Modelling of the Beginning of Space
The most powerful radio telescope, ALMA (Atacama Large Millimeter/submillimeter Array), is located more than 5,000 meters above sea level on the Chajnantor plateau in the Chilean Andes. Its 66 super efficient antennas work together as one giant telescope, receiving a large amount of data from deep space with the help of radio waves. Its responsiveness and resolution are so high they allow scientists to look into the history of space and model its beginnings.
In order to capture and process the information flow from these antennas, large computing power is required. After six years of being engaged in this international project, Fujitsu developed the Atacama Compact Array Correlator supercomputer. This supercomputer is able to perform 88 trillion operations per second and only thanks to the supercomputer, it is possible to evaluate such a large amount of data.
Adopted from Fujitsu’s website
Fujitsu launched a cloud platform in Japan that collects and analyzes exact real-time locations of vehicles and other data. Data is collected by sensors placed on vehicles and buildings and by smart phones. Using this system can dramatically decrease traffic overload and the pollution levels in selected communities.
The practice in Japan has showed that traffic can be re-routed in real time under major circumstances such as earthquakes.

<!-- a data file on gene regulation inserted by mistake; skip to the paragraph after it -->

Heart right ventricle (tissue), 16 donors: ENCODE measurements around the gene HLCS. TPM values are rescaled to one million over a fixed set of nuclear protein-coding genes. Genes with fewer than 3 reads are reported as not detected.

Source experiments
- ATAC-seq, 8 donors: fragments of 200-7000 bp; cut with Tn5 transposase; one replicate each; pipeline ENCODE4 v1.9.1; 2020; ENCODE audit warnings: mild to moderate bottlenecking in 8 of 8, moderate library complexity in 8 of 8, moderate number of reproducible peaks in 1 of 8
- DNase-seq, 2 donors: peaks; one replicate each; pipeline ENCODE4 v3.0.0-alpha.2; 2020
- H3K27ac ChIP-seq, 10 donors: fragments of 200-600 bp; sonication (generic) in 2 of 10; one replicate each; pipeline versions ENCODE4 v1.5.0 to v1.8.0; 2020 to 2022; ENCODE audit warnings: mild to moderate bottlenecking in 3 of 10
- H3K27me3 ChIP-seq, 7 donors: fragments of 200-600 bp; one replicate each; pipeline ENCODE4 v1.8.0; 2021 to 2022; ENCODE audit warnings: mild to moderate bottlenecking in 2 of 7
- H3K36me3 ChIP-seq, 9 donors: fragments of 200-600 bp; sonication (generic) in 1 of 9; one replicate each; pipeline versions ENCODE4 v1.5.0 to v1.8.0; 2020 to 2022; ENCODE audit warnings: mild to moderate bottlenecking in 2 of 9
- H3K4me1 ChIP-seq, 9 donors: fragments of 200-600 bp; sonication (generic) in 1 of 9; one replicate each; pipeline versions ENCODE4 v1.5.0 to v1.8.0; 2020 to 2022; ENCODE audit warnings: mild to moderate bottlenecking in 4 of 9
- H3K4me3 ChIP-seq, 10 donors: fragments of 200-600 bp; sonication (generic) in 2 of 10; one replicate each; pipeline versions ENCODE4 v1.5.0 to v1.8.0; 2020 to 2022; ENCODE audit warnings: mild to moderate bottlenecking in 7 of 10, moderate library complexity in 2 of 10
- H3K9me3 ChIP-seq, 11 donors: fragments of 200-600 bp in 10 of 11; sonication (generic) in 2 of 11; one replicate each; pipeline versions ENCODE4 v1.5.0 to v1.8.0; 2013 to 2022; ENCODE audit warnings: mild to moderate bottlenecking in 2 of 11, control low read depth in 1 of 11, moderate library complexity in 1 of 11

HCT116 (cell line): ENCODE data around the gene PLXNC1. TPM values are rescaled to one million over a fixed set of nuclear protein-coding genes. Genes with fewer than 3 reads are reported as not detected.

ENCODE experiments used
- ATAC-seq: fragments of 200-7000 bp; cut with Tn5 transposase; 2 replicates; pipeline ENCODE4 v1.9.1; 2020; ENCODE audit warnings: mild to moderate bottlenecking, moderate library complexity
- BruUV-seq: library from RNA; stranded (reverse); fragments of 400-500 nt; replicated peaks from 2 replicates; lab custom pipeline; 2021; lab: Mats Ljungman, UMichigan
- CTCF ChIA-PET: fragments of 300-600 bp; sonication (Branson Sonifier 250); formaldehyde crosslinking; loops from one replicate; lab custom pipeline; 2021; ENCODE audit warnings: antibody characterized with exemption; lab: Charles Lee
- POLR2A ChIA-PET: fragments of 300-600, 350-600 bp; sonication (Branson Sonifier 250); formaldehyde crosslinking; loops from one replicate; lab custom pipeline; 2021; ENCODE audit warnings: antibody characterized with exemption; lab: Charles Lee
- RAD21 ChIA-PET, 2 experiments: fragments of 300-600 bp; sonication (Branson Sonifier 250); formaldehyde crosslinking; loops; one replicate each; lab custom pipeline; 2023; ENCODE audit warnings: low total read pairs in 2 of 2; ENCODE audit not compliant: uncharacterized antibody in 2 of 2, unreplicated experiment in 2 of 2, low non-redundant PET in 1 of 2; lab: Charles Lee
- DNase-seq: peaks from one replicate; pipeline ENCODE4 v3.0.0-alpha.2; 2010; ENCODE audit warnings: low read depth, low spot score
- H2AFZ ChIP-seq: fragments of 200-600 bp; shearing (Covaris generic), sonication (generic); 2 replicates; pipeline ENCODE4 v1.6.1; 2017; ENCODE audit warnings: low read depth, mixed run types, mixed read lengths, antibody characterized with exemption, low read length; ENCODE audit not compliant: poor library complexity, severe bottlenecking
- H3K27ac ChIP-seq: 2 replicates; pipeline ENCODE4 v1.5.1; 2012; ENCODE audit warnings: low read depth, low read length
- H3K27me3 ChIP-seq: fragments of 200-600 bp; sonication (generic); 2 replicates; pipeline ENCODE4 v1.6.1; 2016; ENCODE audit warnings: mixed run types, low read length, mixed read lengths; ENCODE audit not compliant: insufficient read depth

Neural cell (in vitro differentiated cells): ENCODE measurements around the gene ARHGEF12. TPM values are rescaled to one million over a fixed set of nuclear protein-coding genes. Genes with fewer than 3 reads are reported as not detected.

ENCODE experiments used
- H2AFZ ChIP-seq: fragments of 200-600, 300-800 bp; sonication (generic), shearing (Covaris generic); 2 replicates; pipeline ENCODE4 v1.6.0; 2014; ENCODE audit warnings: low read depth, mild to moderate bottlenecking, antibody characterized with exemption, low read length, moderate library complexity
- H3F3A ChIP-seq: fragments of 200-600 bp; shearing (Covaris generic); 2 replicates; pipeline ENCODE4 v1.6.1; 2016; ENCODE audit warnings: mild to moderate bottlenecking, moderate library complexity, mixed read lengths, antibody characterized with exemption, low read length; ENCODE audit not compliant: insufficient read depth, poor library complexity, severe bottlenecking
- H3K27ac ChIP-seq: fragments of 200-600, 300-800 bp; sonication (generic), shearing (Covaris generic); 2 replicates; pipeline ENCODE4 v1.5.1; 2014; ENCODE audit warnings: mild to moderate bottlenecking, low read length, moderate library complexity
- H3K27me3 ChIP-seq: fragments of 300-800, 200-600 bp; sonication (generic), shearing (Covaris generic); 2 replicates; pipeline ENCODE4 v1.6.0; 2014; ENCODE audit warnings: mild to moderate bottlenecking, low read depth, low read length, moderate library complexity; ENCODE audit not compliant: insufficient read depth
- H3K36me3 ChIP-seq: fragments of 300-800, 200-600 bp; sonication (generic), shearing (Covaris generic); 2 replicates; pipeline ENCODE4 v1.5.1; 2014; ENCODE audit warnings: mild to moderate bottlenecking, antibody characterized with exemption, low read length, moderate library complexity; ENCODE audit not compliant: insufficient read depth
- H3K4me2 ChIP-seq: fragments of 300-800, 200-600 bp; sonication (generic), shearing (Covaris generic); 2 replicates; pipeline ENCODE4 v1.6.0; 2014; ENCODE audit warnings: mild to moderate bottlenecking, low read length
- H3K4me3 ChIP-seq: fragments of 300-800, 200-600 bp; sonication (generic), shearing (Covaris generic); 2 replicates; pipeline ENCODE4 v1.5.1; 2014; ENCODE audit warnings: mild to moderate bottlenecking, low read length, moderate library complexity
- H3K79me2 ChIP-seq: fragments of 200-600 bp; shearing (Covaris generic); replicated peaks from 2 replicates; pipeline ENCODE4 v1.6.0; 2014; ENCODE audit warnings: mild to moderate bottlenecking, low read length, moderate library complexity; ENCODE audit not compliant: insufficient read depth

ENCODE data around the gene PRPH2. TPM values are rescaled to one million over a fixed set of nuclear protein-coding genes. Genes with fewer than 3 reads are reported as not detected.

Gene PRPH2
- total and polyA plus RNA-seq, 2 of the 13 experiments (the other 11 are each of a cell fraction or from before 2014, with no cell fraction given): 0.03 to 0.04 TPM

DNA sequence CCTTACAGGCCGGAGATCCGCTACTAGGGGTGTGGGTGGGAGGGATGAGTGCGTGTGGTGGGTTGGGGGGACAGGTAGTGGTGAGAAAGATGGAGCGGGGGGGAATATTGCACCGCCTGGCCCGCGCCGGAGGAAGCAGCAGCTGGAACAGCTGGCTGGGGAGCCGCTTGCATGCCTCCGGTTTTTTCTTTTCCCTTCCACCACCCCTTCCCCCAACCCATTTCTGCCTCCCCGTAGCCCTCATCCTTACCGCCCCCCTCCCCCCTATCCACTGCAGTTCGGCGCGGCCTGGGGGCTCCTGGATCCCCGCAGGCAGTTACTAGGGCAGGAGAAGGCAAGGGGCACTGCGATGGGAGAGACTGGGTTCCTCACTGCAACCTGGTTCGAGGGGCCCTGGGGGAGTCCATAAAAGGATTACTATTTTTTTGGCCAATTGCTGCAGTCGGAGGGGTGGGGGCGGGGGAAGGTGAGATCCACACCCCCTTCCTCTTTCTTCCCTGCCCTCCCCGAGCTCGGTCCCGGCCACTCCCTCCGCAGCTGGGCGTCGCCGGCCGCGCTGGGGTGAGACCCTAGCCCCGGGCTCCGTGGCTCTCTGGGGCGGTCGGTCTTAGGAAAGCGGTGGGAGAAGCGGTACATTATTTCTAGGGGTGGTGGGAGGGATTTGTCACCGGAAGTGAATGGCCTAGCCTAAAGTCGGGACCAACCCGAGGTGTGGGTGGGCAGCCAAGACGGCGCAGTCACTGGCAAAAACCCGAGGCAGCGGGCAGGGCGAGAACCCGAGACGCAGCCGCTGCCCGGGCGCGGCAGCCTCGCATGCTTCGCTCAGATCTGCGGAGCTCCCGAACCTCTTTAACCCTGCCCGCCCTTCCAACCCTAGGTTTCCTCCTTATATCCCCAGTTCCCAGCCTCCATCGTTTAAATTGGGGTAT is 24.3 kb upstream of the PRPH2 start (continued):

Adopted from the Fujitsu’s website
Rocket Development for NASA
NASA uses its own supercomputer capacities to simulate the launch of new rockets. Supercomputer simulations are key to the aerodynamics of new rocket and space shuttle models. They help fine-tune the designing process, enable the timely optimization of aerodynamics and fast assessments of possible changes and new details.
Rockets have to be able to transport a large quantity of load to the orbit. The strictest safety standards apply to rockets, which are irreplaceable for space research. Using supercomputer modelling, new designs are proposed and detailed calculations of aerodynamic flows, strengths and interactions that might affect flight performance and take-off safety are made. The advantages of simulation, compared to other methods, are low cost and speed.
Adopted from the NASA’s website